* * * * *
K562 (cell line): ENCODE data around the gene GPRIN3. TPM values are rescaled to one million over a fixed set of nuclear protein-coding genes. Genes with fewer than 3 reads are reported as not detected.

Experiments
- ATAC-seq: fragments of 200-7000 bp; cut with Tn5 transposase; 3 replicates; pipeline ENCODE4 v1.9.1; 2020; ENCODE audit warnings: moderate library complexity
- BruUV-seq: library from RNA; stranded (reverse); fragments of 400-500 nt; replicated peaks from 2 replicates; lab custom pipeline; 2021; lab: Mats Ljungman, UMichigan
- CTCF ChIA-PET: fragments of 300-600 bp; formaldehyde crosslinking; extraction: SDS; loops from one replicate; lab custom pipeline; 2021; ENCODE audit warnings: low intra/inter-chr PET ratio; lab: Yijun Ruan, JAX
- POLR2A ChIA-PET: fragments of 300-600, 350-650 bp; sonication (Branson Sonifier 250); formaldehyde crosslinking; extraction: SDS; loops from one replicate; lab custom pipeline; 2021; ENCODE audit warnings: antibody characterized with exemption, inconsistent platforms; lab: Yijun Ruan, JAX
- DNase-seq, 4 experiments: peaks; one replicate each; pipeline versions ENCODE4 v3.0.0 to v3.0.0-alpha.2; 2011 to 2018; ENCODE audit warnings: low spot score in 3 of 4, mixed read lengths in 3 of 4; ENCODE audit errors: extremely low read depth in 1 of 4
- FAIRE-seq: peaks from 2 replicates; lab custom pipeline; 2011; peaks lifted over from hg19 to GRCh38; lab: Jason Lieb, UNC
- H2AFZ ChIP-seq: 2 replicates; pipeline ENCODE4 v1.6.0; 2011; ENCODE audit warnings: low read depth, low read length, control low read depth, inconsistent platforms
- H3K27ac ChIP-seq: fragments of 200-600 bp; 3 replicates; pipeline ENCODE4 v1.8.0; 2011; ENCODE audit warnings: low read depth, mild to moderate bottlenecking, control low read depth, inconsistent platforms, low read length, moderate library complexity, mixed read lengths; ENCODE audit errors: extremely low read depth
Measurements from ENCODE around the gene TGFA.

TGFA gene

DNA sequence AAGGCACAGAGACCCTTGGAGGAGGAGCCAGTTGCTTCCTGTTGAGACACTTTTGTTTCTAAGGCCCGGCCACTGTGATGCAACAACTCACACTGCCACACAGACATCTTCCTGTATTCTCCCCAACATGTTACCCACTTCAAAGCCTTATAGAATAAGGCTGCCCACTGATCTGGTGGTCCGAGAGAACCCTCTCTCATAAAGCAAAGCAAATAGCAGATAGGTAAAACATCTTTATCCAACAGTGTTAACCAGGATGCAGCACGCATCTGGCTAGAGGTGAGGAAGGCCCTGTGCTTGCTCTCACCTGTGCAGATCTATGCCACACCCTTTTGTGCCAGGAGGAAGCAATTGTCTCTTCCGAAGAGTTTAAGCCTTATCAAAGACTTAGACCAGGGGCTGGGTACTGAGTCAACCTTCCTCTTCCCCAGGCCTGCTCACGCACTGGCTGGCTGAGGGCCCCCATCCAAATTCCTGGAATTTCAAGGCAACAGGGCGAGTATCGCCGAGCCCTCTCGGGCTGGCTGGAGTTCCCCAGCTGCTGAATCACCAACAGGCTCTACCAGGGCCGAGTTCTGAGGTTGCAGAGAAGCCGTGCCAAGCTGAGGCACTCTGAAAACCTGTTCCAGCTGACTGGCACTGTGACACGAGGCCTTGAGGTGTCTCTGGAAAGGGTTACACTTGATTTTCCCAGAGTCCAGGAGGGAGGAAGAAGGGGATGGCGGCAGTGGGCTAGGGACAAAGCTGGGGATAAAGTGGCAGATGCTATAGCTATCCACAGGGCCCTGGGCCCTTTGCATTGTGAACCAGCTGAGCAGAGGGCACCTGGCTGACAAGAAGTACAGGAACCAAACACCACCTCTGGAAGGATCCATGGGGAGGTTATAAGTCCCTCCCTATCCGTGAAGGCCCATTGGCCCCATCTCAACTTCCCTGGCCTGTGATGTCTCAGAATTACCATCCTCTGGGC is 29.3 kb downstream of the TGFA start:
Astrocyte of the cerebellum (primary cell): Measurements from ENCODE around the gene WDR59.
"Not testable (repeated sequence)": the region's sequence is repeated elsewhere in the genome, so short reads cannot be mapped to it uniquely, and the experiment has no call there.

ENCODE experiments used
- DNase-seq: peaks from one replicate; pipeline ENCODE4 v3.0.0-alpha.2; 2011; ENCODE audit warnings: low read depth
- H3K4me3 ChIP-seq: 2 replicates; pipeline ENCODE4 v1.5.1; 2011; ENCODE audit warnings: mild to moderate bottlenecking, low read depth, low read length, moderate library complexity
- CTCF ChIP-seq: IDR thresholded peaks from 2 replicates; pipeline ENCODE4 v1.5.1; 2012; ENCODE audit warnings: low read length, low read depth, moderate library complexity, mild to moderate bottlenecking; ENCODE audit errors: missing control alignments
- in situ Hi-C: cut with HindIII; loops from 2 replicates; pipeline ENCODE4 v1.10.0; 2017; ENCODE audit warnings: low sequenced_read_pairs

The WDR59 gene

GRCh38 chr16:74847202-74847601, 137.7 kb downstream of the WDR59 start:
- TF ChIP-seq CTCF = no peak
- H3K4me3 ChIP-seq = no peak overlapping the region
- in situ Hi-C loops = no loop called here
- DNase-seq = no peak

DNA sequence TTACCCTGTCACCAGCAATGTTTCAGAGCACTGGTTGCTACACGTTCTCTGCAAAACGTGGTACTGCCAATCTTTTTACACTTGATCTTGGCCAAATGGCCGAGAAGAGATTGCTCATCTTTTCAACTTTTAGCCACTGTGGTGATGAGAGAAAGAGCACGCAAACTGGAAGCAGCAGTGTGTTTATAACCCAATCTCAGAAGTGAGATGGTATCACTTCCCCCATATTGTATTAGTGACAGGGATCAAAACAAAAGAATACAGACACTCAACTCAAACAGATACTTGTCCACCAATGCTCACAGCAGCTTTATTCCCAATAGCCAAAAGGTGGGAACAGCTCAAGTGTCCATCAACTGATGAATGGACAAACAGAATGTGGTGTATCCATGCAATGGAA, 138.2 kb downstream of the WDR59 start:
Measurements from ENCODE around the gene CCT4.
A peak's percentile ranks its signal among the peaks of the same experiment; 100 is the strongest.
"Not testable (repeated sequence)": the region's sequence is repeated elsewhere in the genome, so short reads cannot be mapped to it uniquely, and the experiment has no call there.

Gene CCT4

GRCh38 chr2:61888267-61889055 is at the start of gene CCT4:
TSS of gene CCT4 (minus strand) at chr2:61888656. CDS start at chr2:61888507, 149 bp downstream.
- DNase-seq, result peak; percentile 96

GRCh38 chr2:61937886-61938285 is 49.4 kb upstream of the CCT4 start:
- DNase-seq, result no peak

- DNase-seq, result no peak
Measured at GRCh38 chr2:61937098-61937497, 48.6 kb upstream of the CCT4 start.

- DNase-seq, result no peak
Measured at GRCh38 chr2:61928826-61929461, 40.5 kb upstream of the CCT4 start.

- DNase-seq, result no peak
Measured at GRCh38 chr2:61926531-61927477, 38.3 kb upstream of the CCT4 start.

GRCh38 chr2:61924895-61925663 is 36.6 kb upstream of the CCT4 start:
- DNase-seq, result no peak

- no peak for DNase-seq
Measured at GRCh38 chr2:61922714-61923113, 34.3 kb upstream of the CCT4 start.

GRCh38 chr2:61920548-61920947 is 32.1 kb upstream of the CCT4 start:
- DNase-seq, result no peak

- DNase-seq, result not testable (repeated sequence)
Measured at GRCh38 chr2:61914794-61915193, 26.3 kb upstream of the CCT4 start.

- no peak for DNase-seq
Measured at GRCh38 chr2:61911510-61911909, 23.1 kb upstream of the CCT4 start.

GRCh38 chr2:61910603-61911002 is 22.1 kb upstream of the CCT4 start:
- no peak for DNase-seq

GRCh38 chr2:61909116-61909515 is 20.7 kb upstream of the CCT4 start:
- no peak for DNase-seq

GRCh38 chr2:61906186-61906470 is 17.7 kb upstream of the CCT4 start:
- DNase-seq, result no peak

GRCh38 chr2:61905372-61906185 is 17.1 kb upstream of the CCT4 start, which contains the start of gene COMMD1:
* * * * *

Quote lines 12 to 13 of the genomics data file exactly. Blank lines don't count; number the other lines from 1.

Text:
TGFA gene

DNA sequence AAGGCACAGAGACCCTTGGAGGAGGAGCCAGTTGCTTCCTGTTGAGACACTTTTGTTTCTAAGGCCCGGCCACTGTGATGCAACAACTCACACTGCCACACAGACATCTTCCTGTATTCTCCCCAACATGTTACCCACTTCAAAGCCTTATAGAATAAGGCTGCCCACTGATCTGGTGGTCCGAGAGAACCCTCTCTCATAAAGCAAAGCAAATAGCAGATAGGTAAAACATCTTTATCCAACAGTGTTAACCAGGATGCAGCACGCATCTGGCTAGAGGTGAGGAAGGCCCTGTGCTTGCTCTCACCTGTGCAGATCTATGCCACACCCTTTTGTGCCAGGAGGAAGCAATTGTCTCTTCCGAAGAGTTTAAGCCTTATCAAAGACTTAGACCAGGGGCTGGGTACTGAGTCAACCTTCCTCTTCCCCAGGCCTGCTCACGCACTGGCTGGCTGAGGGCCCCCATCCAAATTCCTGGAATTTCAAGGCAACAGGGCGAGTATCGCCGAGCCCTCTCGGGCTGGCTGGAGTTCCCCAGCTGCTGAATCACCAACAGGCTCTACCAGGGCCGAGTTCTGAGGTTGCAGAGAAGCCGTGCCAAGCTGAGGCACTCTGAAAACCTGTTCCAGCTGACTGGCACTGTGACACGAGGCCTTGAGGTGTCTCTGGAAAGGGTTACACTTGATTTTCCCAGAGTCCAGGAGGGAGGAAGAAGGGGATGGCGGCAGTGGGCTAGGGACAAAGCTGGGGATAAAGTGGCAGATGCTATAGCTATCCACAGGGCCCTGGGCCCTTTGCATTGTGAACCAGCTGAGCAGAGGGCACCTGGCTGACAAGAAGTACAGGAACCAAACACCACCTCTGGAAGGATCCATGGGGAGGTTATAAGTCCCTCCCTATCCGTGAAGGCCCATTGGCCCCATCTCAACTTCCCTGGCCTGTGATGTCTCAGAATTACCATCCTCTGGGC is 29.3 kb downstream of the TGFA start: